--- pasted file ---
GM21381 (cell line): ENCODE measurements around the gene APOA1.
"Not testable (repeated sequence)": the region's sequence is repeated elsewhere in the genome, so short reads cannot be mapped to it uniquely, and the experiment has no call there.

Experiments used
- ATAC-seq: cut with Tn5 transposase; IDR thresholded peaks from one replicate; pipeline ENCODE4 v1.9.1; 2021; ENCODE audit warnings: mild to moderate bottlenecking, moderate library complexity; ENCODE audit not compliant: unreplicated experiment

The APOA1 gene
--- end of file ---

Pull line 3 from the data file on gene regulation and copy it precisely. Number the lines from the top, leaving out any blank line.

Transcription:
Experiments used